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Top 3 Misconceptions About Singing – #1 Airy Tones

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Top 3 Misconceptions About Singing – #1 Airy Tones

Airy tone during singing Top 3 Misconceptions about singing

I’ve been teaching for years, but I never fail to be amazed how universally, no matter which corner of the world you’re from, what languages you speak, or how much passion you have for singing, the misconceptions people generally have about singing are the same. I see this interesting pattern in almost every student who comes to me, and I thought that it’d be great to share this insight with you today – the misconceptions people generally have about how they should sing.

Top Misconception #1 – Airy Tones

I’ve lost count of the number of times when I first speak to a student and he/she has a great speaking voice, but when they start singing, the voice becomes ​’airy​’ (leaks more air)​… almost as if there is an involuntary ‘switch’ for them to use another ‘system’… just for singing. ​Because of the airy nature of the tone, they will find it hard to have power when they sing. ​Generally speaking, there shouldn’t be too much difference in how you speak and how you sing (in terms of how airy a voice tone is).

Many of us tend to copy the tone of the singers we love or listen to, and we tend to copy the airy tone somewhere in their singing if we hear it. I’ll give a thumbs up for the copying, because all great things start from some form of imitation, and also because the ability to imitate is rather important in the learning of singing. But, there is a principle to when airiness in a tone is ‘ok’ – professional singers usually allow airy tone as an ‘effect‘ in certain words or part of the song to show vulnerability or more emotions. ​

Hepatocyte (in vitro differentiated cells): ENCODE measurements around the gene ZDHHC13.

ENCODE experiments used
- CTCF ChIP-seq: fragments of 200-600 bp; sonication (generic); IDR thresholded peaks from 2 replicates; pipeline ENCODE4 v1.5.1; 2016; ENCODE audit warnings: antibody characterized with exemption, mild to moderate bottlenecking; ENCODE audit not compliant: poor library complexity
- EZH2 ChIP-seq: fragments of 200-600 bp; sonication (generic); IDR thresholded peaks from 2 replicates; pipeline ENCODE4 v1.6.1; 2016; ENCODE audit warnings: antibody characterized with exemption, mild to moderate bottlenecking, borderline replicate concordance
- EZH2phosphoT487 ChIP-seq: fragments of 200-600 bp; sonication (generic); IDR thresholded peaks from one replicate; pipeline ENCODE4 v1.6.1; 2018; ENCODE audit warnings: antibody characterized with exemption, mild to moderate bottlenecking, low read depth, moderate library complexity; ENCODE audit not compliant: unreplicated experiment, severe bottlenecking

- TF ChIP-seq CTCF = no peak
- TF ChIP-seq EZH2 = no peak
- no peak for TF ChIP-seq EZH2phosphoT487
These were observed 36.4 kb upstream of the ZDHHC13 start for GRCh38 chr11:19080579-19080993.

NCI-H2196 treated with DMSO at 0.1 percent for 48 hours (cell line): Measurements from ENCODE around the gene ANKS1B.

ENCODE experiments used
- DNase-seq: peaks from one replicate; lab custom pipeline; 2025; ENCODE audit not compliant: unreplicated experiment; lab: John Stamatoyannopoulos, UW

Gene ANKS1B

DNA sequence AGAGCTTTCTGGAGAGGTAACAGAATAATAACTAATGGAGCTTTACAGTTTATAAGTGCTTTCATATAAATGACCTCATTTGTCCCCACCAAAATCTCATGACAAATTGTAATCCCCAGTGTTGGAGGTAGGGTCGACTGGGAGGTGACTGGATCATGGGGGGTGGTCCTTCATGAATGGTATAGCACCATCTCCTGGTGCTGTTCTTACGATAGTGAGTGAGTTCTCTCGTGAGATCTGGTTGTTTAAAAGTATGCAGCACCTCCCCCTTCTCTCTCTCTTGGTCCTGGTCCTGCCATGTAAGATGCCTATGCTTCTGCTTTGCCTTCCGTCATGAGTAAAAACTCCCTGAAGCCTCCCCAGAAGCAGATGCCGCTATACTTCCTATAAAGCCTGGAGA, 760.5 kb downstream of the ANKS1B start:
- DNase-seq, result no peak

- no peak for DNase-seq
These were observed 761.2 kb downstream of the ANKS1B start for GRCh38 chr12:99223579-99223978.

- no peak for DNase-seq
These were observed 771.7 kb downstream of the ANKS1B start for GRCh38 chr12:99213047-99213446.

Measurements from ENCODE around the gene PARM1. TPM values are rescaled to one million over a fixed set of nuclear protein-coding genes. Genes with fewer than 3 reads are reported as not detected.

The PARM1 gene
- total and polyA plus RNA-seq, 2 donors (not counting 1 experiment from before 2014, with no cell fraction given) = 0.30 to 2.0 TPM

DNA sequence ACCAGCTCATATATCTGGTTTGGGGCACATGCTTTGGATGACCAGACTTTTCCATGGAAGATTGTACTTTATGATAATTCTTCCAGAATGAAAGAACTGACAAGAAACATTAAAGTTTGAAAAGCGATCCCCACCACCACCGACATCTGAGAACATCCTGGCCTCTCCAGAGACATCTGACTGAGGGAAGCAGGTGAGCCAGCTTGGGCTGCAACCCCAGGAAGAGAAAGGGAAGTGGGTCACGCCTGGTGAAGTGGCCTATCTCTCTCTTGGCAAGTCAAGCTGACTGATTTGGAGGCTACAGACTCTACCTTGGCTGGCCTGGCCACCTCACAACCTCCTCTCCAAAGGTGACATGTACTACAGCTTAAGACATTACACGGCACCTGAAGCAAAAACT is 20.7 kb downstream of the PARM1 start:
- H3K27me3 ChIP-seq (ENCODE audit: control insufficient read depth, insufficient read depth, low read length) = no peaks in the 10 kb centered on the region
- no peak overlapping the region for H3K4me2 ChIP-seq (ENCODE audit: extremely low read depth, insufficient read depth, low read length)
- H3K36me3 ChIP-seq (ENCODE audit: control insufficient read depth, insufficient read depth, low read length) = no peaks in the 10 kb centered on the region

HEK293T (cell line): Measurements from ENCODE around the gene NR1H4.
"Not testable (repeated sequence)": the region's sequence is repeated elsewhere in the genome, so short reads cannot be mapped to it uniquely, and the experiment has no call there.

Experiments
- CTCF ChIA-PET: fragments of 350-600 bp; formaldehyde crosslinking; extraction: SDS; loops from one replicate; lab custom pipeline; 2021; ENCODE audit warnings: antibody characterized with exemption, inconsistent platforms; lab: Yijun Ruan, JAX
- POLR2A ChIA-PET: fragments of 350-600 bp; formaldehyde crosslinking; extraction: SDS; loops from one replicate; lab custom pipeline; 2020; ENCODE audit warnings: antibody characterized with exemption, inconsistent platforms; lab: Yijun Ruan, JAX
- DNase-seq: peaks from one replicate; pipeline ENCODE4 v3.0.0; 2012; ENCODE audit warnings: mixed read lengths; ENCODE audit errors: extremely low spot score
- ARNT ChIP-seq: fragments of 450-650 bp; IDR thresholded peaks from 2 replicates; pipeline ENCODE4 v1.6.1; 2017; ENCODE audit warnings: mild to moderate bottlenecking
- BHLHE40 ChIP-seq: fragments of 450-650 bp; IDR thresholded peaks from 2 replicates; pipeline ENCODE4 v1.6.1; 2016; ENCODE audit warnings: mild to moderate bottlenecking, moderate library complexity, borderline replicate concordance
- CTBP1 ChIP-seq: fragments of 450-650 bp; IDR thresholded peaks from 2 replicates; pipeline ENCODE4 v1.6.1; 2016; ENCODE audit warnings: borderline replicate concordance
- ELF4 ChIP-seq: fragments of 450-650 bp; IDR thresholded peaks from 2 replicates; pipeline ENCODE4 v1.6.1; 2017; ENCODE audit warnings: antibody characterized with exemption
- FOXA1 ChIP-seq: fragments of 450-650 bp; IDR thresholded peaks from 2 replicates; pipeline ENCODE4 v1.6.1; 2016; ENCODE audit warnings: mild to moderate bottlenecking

Using Teddy Swim’s cover of Someone You Loved​ as an example, you will hear that only he only has ‘airy’ tones (in this case falsetto) when he sings those words highlighted in boldto show vulnerability and contrast:

“I’m going under and this time I fear there’s no one to save me
This all or nothing really got a way of driving me crazy

I need somebody to heal
Somebody to know

Somebody to have
Somebody to hold
It’s easy to say
But it’s never the same
I guess I kinda liked the way you numbed all the pain

Now the day bleeds
Into nightfall
And you’re not here
To get me through it all
I let my guard down
And then you pulled the rug
I was getting kinda used to being someone you loved

I’m going under and this time I fear there’s no one to turn to
This all or nothing way of loving got me sleeping without you

I need somebody to know
Somebody to heal
Somebody to have
Just to know how it feels
And it’s easy to say
But it’s never the same
I guess I kinda liked the way you helped me escape…. “

 

Can you recall your favourite singer belting high notes, or think about any favourite song of yours where there is a super powerful high note or a range of powerful high notes(YouTube the song and listen to it if you need to) Can you hear any air released during those belty high notes? Nope. Nada. Never.

Hence it would make sense to start thinking about having no airy tone as a ‘default template’, and release air only as an ‘effect’ to achieve certain emotions. One big part of the training in singing is to learn how to keep the air to yourself…through support! Here is one video where I showed how to achieve deep breathing and support to minimise airy tones:

Keep practising and have patience – changes are coming!